This collection of short stories was written in honour of the recent 100th anniversary of women’s suffrage. It has a mixture of historical and modern stories, a fantasy tale, and even a ghost story. Each story celebrates a unique and inspirational female. Personally, my favourite story was The Bug Hunters by M.G. Leonard. I loved how one little girl called a bully out on her behaviour and stood up for a like-minded new girl during her naturalist show-and-tell! One quiz writer enjoyed how “non-fiction was interwoven into some of the stories.”
Another non-fiction title, this is a wonderful introduction to some amazing women in history. From Mary Seacole to Anne Frank, every woman featured has a fascinating tale behind them. Reluctant readers will be drawn in by the detailed and humorous illustrations. On top of that – the author (and illustrator!) is a descendent of Emmeline Pankhurst!
When Faith’s father dies under mysterious circumstances, it’s up to her to discover the truth. This book deals with many important topics, one of which is feminism! Faith has a secret passion for natural sciences, but due to the prejudiced Victorian society she is part of, she can’t study this at a higher level. This is perfect for science loving females, or anyone who has been told they cannot achieve their dream.
Sixteen-year-old Amah decides to start wearing a hijab full time, and everyone seems to have something to say about it. She soon learns that this piece of cloth has the power to change her life. Despite the name calling and general taunting, she sticks by her decision to embrace the Muslim faith. The book deals with themes such as culture, prejudice, family and teenage issues, in a light-hearted and funny manor.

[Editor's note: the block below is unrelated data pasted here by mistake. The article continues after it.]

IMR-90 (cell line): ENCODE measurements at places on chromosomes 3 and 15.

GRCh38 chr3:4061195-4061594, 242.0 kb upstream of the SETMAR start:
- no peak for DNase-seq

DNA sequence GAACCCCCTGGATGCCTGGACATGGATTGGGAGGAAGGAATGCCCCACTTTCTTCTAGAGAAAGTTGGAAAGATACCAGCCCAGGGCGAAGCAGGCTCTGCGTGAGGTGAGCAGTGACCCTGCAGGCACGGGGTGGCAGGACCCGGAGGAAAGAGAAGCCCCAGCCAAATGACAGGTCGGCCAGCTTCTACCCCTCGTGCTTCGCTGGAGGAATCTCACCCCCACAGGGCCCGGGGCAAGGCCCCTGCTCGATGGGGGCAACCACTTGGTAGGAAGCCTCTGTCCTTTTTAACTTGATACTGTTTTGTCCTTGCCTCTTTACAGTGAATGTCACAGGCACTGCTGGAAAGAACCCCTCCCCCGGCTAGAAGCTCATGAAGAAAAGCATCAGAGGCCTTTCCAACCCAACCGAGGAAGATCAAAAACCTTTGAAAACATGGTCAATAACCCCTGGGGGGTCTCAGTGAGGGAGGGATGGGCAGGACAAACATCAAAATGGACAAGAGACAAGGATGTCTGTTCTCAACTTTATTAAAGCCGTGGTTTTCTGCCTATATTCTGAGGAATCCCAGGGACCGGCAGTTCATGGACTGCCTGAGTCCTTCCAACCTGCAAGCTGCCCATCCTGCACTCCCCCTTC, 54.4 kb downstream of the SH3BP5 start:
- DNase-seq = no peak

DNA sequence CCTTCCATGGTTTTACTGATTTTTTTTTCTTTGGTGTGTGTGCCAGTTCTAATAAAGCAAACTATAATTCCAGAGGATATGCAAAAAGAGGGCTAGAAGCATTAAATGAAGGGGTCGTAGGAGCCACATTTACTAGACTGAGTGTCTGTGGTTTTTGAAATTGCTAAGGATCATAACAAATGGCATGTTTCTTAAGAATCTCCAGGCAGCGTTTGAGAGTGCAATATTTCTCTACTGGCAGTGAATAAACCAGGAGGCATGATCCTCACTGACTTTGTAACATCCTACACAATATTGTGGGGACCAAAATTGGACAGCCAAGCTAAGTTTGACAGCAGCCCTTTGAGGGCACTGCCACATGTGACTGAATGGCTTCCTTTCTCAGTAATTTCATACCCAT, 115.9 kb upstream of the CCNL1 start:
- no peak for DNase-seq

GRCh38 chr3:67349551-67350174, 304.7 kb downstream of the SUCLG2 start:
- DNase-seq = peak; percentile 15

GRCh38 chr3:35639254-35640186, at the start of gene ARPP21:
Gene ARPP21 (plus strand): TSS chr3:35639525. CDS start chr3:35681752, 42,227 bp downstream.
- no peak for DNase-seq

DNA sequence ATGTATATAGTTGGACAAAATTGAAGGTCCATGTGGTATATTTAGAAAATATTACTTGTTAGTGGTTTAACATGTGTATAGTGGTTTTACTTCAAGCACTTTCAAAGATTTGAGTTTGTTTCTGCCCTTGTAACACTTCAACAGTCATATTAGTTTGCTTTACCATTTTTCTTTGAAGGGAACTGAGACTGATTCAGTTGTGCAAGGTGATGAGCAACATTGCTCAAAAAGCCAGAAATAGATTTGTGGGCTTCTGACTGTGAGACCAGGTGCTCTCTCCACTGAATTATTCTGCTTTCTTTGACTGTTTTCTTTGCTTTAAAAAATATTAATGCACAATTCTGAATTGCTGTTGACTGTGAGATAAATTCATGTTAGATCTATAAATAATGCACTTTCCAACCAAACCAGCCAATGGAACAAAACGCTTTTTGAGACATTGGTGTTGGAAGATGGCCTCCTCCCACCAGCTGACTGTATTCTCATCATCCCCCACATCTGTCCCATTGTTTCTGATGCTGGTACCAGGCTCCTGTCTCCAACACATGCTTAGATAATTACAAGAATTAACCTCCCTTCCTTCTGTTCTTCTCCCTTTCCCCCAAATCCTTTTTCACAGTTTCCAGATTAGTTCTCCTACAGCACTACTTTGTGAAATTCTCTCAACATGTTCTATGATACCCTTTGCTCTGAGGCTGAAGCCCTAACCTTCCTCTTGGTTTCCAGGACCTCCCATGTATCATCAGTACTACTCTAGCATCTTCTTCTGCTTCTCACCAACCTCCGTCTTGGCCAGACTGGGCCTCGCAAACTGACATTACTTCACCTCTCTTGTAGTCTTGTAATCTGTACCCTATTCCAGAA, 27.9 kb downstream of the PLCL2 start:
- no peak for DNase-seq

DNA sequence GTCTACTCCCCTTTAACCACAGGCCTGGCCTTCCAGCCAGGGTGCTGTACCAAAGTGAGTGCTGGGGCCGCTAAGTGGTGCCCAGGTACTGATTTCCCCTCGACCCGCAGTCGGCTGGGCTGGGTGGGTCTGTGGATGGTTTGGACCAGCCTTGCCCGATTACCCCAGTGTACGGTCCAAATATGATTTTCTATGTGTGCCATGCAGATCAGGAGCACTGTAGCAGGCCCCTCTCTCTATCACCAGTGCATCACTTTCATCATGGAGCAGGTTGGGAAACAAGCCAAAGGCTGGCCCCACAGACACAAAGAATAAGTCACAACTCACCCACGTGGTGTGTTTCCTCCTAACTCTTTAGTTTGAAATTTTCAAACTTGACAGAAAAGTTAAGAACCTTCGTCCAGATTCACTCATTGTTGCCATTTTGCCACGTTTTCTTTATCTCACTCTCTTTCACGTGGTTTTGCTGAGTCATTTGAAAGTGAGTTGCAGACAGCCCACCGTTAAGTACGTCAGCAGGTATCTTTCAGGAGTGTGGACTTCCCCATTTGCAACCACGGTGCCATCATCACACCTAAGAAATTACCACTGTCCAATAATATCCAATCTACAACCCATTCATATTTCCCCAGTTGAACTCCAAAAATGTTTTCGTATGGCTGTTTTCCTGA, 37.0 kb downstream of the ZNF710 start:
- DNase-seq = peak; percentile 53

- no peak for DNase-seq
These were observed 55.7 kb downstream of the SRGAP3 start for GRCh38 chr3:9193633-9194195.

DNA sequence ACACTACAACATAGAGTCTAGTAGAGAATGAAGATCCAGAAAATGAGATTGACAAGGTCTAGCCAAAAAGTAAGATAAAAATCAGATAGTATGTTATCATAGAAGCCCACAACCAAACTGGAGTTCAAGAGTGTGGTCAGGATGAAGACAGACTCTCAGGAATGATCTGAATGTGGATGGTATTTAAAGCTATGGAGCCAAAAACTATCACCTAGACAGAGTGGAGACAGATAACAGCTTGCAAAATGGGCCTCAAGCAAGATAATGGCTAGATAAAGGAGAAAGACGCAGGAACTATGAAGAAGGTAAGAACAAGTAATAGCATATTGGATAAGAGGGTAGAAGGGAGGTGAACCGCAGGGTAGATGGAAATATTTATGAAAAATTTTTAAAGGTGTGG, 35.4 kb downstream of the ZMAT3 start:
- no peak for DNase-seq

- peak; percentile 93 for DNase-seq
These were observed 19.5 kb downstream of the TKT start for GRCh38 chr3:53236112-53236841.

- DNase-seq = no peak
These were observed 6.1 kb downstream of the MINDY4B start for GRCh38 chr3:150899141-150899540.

When Lottie is harassed by some men, she realises she’s had enough. She decides to call out every instance of sexism she sees for an entire month and starts a “Vigilante” group at school to combat sexism. Our Assistant Editor, Krista said: “Holly Bourne writes a funny, but touching story of how hard it really can be to be a feminist. But she also shows that it’s worth it to fight for a better world. Lottie’s story had me cheering for her the entire way, even when she didn’t get it quite right. And as always, the Spinster Club friendship is so sweet. I wish I had this book when I was a young girl.”
Things a Bright Girl Can Do takes an interesting look at three girls from different class systems, all of whom are involved with the Suffragette movement. Evelyn gets arrested on purpose then goes on hunger strike in prison, despite realising that she isn’t too sure what she would do with the vote if she had it. May’s relationship falls apart when her girlfriend Nell, a feisty East End factory worker, announces she has a job in a munitions factory.
Celie is a young black girl living in Georgia. She endures being separated from her sister, sexual and racial oppression, and poverty. It is a complex and shocking read but an important one, and readers will cry along as they see Celie strengthen, grow and overcome so many horrors in the letters she writes. She’s a woman of great confidence by the end of the story, and an inspiring heroine for women everywhere.
|Posted on||5 March 2018 at 10:44 am|
|Tagged with||Alice Walker, Anna Carey, Frances Hardinge, Holly Bourne, International Women's Day, Malala Yousafzai, Mary Hoffman, Randa Abdel-Fattah, Sally Nicholls